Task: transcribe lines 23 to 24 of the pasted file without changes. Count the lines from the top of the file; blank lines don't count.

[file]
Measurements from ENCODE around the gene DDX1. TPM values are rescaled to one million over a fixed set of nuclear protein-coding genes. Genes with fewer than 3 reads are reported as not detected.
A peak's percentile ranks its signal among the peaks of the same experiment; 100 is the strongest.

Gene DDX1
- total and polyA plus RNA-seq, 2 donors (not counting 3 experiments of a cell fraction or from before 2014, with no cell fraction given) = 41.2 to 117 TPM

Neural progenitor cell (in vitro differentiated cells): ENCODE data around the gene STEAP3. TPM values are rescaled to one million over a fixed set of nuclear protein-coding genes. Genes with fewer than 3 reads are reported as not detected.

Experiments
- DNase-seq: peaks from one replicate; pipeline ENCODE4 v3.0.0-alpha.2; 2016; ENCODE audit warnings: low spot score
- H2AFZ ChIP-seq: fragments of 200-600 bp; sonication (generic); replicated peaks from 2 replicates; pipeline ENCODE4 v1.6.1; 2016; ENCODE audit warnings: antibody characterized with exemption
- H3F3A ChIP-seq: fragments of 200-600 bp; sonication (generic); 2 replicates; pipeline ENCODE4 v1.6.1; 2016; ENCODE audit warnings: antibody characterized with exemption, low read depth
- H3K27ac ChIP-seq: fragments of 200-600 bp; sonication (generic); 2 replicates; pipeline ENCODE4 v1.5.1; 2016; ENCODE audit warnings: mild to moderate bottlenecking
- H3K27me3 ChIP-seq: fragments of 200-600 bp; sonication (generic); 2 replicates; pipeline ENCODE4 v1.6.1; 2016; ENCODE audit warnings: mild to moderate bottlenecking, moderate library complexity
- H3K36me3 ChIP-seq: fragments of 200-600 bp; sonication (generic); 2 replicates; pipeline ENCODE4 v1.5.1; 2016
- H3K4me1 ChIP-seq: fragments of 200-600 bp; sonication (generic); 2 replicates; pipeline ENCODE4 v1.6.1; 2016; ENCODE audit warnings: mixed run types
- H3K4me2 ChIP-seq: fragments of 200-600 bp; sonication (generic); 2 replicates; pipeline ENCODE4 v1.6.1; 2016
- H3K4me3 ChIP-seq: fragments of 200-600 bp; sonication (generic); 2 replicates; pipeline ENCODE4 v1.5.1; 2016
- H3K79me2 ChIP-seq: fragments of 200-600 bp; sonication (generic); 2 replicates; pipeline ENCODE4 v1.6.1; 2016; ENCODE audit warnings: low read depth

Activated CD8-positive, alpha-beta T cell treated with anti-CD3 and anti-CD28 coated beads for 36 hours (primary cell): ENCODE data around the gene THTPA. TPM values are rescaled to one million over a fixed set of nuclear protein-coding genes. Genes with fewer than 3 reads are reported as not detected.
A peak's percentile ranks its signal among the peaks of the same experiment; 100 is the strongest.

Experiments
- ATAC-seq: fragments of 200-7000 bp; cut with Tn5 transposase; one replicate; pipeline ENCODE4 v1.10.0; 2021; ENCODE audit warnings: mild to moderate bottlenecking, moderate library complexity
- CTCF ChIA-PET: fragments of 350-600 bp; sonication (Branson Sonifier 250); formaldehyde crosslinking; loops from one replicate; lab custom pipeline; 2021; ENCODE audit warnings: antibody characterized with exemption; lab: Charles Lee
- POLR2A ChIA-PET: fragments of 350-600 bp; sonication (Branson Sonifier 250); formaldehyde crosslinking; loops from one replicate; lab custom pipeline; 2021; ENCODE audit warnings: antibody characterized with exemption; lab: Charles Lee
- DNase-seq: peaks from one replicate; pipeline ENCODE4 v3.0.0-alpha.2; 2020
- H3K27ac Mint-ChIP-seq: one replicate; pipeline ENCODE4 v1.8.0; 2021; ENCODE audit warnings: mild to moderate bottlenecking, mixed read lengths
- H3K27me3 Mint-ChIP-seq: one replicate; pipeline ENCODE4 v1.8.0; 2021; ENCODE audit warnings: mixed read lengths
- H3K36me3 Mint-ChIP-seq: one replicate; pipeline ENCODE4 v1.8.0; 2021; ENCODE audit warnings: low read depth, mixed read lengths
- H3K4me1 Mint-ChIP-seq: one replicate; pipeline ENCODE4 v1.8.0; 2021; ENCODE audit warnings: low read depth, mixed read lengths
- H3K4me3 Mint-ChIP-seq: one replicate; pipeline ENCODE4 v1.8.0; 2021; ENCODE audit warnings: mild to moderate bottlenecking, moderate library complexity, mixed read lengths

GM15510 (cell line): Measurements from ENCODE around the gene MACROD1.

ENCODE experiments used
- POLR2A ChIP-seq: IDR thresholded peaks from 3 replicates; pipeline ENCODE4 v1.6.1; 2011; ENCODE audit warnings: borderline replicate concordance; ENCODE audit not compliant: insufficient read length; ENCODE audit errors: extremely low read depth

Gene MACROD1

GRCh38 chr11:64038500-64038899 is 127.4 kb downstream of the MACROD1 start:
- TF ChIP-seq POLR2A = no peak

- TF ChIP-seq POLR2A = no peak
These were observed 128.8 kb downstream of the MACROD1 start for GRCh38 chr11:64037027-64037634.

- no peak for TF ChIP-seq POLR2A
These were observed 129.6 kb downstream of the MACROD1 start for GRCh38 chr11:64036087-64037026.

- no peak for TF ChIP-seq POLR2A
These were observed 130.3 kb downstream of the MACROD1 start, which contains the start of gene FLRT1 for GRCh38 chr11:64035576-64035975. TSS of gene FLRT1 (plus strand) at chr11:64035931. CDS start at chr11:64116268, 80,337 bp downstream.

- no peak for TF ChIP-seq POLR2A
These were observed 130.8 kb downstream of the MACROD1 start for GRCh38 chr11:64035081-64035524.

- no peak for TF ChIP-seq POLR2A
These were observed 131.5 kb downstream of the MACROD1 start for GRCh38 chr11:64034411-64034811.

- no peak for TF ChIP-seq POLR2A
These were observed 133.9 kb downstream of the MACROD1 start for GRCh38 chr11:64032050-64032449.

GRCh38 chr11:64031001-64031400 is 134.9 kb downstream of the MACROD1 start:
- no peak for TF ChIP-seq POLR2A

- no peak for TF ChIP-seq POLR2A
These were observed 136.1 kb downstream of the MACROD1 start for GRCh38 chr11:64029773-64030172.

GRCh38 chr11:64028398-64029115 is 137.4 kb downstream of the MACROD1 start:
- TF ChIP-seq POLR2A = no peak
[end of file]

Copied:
- DNase-seq: peaks from one replicate; pipeline ENCODE4 v3.0.0-alpha.2; 2020
- H3K27ac Mint-ChIP-seq: one replicate; pipeline ENCODE4 v1.8.0; 2021; ENCODE audit warnings: mild to moderate bottlenecking, mixed read lengths